"Charles is aged 70 and I  believe that this is a relevant factor to take into consideration in my application.  While I married Charles realising the risks involved in marrying someone 25 years older than me, these concerns were assuaged and delayed by Charles' manifold assurances, both prior to and during the marriage, that I would be financially taken care of in the event of his death and my personal trust in his financial wisdom and expertise.  I believe there are special circumstances in this case which make it just that the decree absolute be deferred."

13. Before the hearing before Sir Andrew Kirkwood letters were produced from the company pensions team stating that (a) if the member is not married they can nominate an individual to receive a dependent pension equivalent to the spouse pension provided to a legal spouse (letter 17th November 2009); (b) it is possible to nominate a dependent to receive a percentage of the total spouse pension (letter 24th November 2009); and (c) the current spouse pension payable from the pension fund if the husband predeceases the wife currently amounts to £120,723 per annum, ibid.

14. At the hearing before Sir Andrew Kirkwood there was some argument on the question whether further information about the details of the pension scheme and the health insurance scheme should be obtained.  The learned deputy judge therefore adjourned the application for seven days to allow the wife's solicitors to have an opportunity to conduct enquiries.  He also ordered the husband to pay the costs of the application.  In subsequent correspondence the husband reiterated his undertaking to nominate the wife as his dependent under the company pension scheme until the resolution of the ancillary relief proceedings.  As for health insurance, it has emerged that the husband's cover under his existing company scheme will terminate on 31st December 2009.  Consequently, the husband through his solicitors indicated that he has taken out two new policies: one for his benefit and the other for the wife's benefit, providing "similar cover to that previously received".  Furthermore, letters of authority were signed by the husband authorising the pensions team and BUPA to release information concerning the respective schemes to the wife and her solicitors.  These authorities have been received by the respective companies.  After a delay of a few days (attributable to a misunderstanding between the solicitors), the wife's solicitors wrote on 1st December to the company pensions team seeking further information, including a copy of the trust deed and scheme rules.  No reply had been received to that letter by the time of the hearing before me.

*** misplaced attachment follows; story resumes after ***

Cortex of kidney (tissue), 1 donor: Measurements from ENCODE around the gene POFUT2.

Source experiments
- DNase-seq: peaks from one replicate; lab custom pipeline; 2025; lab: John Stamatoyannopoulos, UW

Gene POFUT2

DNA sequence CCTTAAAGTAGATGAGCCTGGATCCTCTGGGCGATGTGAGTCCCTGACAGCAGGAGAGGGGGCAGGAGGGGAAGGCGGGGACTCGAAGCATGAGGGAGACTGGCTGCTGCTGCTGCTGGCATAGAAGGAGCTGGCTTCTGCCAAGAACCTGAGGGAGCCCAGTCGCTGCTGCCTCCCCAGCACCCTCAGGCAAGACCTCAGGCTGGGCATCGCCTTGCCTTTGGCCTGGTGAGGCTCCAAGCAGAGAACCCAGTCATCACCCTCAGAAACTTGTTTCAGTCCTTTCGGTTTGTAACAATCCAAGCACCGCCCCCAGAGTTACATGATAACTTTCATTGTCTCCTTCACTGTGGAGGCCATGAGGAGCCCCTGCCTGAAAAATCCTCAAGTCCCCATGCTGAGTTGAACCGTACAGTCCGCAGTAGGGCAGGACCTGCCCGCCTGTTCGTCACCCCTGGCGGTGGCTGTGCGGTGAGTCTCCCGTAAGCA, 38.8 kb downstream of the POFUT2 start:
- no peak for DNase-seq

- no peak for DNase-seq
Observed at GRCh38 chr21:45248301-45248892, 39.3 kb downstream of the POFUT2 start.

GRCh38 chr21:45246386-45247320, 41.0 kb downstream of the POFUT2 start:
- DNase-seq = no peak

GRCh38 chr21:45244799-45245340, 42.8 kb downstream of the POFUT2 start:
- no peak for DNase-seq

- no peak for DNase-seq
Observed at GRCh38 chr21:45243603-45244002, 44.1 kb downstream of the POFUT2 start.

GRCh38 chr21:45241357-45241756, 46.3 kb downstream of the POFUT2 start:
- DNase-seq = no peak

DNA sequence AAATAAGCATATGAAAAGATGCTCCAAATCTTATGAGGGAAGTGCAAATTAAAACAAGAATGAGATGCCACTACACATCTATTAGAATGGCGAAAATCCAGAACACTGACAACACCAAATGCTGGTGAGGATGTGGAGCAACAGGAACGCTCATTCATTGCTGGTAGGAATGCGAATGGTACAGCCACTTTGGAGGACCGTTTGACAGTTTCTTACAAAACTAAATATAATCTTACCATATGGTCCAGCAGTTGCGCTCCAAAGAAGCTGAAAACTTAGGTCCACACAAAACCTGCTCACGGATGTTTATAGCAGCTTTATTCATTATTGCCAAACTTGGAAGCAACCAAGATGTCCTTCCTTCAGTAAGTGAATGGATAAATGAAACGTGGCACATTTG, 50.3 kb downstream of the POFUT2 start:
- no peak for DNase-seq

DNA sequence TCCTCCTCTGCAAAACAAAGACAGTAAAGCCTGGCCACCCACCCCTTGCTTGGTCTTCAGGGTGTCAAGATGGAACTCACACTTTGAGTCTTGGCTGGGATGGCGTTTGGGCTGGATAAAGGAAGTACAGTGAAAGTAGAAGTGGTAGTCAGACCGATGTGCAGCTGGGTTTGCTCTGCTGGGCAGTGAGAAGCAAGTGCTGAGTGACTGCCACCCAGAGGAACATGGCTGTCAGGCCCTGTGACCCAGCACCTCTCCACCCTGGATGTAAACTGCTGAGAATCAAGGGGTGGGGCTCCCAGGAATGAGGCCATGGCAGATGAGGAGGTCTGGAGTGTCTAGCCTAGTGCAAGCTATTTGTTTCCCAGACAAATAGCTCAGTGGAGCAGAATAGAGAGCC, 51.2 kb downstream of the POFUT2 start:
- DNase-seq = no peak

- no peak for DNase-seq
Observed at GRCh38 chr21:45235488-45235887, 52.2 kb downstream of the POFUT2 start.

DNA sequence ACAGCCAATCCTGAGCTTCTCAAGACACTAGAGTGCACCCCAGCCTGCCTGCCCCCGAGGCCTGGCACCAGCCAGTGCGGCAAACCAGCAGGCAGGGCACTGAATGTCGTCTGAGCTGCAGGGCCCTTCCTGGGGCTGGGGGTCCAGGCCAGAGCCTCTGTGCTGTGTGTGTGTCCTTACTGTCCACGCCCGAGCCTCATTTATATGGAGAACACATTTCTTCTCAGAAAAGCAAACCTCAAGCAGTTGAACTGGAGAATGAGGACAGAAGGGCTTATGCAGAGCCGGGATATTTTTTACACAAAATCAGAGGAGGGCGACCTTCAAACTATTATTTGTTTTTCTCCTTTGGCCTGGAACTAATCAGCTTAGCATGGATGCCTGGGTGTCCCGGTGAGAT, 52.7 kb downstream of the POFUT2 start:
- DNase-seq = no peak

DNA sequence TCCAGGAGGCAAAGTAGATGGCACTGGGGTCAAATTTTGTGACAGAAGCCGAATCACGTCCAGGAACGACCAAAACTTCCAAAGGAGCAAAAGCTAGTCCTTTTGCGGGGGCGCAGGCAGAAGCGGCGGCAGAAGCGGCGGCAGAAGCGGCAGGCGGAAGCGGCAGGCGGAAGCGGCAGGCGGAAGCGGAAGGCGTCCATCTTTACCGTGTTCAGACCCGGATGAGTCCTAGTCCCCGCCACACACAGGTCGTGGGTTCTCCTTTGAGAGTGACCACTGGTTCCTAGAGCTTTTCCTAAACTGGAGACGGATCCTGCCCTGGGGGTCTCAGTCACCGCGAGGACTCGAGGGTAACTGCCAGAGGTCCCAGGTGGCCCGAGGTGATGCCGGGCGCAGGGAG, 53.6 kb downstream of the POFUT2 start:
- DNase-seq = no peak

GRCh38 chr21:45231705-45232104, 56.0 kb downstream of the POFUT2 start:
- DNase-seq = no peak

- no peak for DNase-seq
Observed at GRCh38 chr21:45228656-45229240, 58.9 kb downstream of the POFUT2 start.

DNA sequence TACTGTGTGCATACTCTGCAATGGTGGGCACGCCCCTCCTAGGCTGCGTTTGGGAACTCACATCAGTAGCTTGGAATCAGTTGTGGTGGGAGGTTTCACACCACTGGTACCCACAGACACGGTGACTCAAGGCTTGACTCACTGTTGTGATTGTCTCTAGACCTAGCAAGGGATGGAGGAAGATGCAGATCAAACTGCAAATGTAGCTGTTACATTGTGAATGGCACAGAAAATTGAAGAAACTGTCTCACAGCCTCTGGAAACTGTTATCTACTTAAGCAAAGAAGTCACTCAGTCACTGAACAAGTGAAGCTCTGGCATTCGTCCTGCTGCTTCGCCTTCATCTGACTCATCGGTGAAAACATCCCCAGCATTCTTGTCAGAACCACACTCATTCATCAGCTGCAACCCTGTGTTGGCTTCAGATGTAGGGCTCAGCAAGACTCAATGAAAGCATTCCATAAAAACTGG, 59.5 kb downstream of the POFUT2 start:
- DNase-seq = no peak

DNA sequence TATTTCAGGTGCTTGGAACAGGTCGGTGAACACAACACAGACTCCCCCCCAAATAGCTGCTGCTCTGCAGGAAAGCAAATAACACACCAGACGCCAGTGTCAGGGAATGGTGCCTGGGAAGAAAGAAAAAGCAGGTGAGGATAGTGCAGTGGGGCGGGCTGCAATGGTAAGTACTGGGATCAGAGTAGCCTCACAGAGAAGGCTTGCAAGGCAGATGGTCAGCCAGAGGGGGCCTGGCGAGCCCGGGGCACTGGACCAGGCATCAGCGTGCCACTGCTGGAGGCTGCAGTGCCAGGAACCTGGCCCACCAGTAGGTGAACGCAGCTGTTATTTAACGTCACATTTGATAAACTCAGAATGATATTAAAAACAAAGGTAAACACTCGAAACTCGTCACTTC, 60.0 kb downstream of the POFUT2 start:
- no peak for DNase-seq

The Position of the Parties